We present gross and histologic evidence of coinfection in amphibians by fungal-like parasites of the order Dermocystida (Amphibiocystidium sp.) and the fungus Batrachochytrium dendrobatidis. The condition was observed in frogs Hypsiboas pulchellus (Hylidae) from Uruguay in 2009 to 2012. This report is the first of dermocystids in Neotropical amphibians since 1940.
Amphibian fungal-like pathogens of the order Dermocystida have been known since the early 20th century (Pérez 1907). These parasites, grouped in the genus Amphibiocystidium, are present in Europe and North and South America and cause a disease that is recognized by the presence of characteristic skin nodules (González-Hernández et al. 2010). Their life cycle and the mechanisms of infection are virtually unknown (González-Hernández et al. 2010). In contrast, much research has focused on the chytrid fungus Batrachochytrium dendrobatidis (Chytridiomycota), which is associated with amphibian mortality and declines worldwide (Vredenburg et al. 2010). This fungus may cause skin erosions and hyperkeratosis (Voyles et al. 2009).
We present evidence of natural coinfection of both pathogens in frogs from Uruguay. While doing fieldwork in southern and eastern Uruguay to inventory amphibians, we observed three adult males of Hypsiboas pulchellus presenting a nodular skin disease. They were collected and transported individually to the laboratory, euthanized by cutaneous application of lidocaine 20%, fixed in formalin, and deposited at the herpetologic collection of Museo Nacional de Historia Natural de Montevideo (MNHN). Voucher specimens and collection data are the following: MNHN 9477, Valentines (33°15′S, 55°06′W) September 2009; MNHN 9478, La Paloma (34°38′S, 54°12′W) August 2011; MNHN 9479, Río Tacuarí (32°35′S, 54°04′W) August 2012 (Fig. 1). Skin samples were embedded in paraffin, sectioned at 5 µm, and stained with hematoxylin and eosin. Some nodules were fixed in 3% glutaraldehyde, embedded in epoxy resin, and ultrathin sections stained with lead citrate and uranyl acetate for electron microscope examination.
Hypsiboas pulchellus is a common species at the study sites, and we did not observe dead or moribund frogs. By the time studied specimens were collected, we could only capture a few additional individuals. The numbers of specimens with skin nodules/specimens captured at each site were 1/2, 1/1, and 1/15 for Valentines, La Paloma, and Río Tacuarí, respectively. Studied specimens (Fig. 2A) were collected while calling at breeding sites in temporary ponds and did not present abnormal postures or behavior; they were apparently in good condition according to their general aspect and muscle mass. Spherical nodules, some covered by ulcerated skin, were present mostly on the head and dorsum (MNHN 9477, 9479) or the belly (MNHN 9478). One specimen presented clusters of nodules in the skin over the urostyle (MNHN 9477). Nodules contained spherical cysts of approximately 520–540 µm (Fig. 2B) full of eosinophilic fungal-like microorganisms of 5–9 µm (Fig. 2C, D), and limited by a capsule (Fig. 2E). Vegetative reproductive structures were observed (Fig. 2C). The spores usually presented a large inclusion that pushed the cytoplasm and nucleus to the periphery (Fig. 2D). There were no evident inflammatory reactions in the surrounding tissue. Active B. dendrobatidis infection was observed in the three frog specimens, as determined by the presence of mature sporangia in histologic preparations (Fig. 2E).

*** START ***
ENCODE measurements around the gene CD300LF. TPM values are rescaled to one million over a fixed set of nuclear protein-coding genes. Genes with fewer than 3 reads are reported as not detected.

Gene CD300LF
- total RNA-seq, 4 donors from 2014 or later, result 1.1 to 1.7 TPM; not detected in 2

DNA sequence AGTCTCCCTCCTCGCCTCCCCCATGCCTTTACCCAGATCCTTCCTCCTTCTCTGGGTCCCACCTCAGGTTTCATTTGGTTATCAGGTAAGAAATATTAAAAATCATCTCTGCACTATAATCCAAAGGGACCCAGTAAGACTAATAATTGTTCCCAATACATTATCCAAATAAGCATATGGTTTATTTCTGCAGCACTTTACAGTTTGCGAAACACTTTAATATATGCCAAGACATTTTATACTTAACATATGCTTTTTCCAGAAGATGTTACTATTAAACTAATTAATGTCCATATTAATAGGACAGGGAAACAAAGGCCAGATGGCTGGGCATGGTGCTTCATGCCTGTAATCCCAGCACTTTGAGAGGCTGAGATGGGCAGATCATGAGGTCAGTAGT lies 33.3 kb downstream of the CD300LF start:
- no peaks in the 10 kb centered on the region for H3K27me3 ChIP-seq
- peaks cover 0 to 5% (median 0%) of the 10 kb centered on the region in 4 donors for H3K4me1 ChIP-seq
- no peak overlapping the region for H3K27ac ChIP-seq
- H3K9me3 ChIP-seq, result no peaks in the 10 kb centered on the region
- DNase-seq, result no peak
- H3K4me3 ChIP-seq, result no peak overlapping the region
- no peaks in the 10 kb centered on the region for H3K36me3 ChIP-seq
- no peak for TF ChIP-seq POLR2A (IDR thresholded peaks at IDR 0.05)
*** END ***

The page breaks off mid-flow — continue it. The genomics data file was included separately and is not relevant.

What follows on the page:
The nodular disease observed is similar to previous reports of amphibian dermocystid skin infection (Pascolini et al. 2003; González-Hernández et al. 2010). Until new evidence is obtained, we tentatively refer to the parasites found in H. pulchellus as Amphibiocystidium sp. The only previous report of dermocystids in Neotropical amphibians is the description of Amphibiocystidium hylarum in frogs from southeastern Brazil (Carini 1940). Our specimens were collected approximately 1,500 km further south, suggesting a wide distribution of dermocystid infection in Neotropical amphibians. Infection by B. dendrobatidis in native amphibians is known from a few localities in northern and coastal southern Uruguay (Borteiro et al. 2009). Our findings of this pathogen at Valentines and Río Tacuarí are the first for central and northeastern Uruguay, respectively.
Coinfection of B. dendrobatidis with other eukaryotic skin pathogens has not been previously documented in free-living amphibians. Green and Kagarise Sherman (2001) identified B. dendrobatidis and Amphibiocystidium penneri in toads (Anaxyrus canorus) inhabiting the same site but did not observe a true coinfection. Groner and Relyea (2010) reported dermal cysts presumably due to Amphibiocystidium viridescens in populations of newts Notophthalmus viridescens infected by B. dendrobatidis but without further detail.
We are unaware on how dermocystid parasites and the coinfection with B. dendrobatidis can affect native amphibians in Uruguay. Further research is needed to study the possible interaction between the pathogens in amphibian skin and whether skin damage by B. dendrobatidis would facilitate dermocystid infection or vice versa.
We thank M.J. Sabalsagaray and J.C. Rosillo for assistance at the laboratory; T. Raffel and R. Tadeu kindly shared literature. We acknowledge financial support from Agencia Nacional de Investigación e Innovación and Japan International Cooperation Agency.